I jammed on the brakes, thinking that she had fallen off the back of the tandem. Nothing that dire had happened. Instead, she had called on just as she saw the unannounced Historical Marker on the side of the road! What the hell was this? Why, it was the University of California Experimental Farm, Wolfskill Grant (Historical Landmark #804). In 1842, John R. Wolfskill arrived here, laden with fruit seeds and cuttings. A true horticulturist, he became the father of the fruit industry in this region. In 1937 his daughter, Mrs. Frances Wolfskill Taylor Wilson, bequeathed 107.28 acres to the University of California for an experimental farm. The university’s research at this portion of Rancho Rio de los Putos has enriched the state’s horticultural industry.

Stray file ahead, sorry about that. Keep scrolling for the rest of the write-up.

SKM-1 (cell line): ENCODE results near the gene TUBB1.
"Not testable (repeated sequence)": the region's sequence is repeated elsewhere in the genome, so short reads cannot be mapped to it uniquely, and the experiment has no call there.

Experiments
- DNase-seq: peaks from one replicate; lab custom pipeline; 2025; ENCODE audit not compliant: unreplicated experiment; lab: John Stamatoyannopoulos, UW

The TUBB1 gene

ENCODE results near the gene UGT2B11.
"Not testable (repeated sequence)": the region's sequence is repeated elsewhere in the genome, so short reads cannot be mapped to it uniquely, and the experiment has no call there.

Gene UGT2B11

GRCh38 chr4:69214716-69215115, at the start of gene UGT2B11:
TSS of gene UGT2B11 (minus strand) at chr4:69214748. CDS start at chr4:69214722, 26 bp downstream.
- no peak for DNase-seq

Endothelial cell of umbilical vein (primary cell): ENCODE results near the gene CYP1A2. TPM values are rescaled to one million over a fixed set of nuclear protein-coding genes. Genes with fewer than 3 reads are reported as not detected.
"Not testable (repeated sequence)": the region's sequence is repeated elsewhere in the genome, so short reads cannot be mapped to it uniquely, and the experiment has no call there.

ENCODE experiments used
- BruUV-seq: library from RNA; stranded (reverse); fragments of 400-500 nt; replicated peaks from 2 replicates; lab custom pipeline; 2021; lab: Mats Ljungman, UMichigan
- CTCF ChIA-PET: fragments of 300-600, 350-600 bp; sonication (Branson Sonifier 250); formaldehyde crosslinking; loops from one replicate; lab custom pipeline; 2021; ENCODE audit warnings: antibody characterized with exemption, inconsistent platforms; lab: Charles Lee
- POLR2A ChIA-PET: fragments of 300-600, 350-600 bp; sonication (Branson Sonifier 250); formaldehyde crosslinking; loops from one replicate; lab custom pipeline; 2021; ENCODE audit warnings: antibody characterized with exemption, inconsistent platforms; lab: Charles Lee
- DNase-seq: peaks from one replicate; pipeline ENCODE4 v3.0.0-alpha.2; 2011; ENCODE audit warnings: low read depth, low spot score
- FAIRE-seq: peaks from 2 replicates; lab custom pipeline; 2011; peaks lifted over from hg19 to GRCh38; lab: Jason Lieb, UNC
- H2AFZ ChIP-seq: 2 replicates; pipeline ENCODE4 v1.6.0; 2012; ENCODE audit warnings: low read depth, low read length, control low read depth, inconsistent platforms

We weren’t able to see very much here. There is a pretty high chain link fence that keeps unwanted visitors out of the Experimental Farm. Perhaps that is why the state decided to not put any sort of sign announcing the Historical Landmark on this road. Had my sharp-eyed bride not seen this, we would have been in Winters, scratching our heads and wondering how we had missed this piece of California history. Although I am a big fan of agriculture, I don’t think I would drive all the way out here just to visit this site. However, when you toss in Pleasants Valley Road, warm sunshine, a good tailwind, and the prospect of food in Winters and a train ride, that tipped the scales and made the ride worthwhile.

After the Experimental Farm, we rode into Winters and had some food at Steady Eddy’s. This place is a staple for Grizzly Peak Cyclist rides from Berkeley to Davis. It is obviously a standard stopping point for other riders too, since it has a couple of well-used bicycle racks in front, so that riders can get their food and keep an eye on their bicycles. Winters itself is a very cute town, with a small central square and a nice main street. After eating, we rode up and down a bit, checking the place out. It looked like there were some good eateries there. Those would have to wait for another day.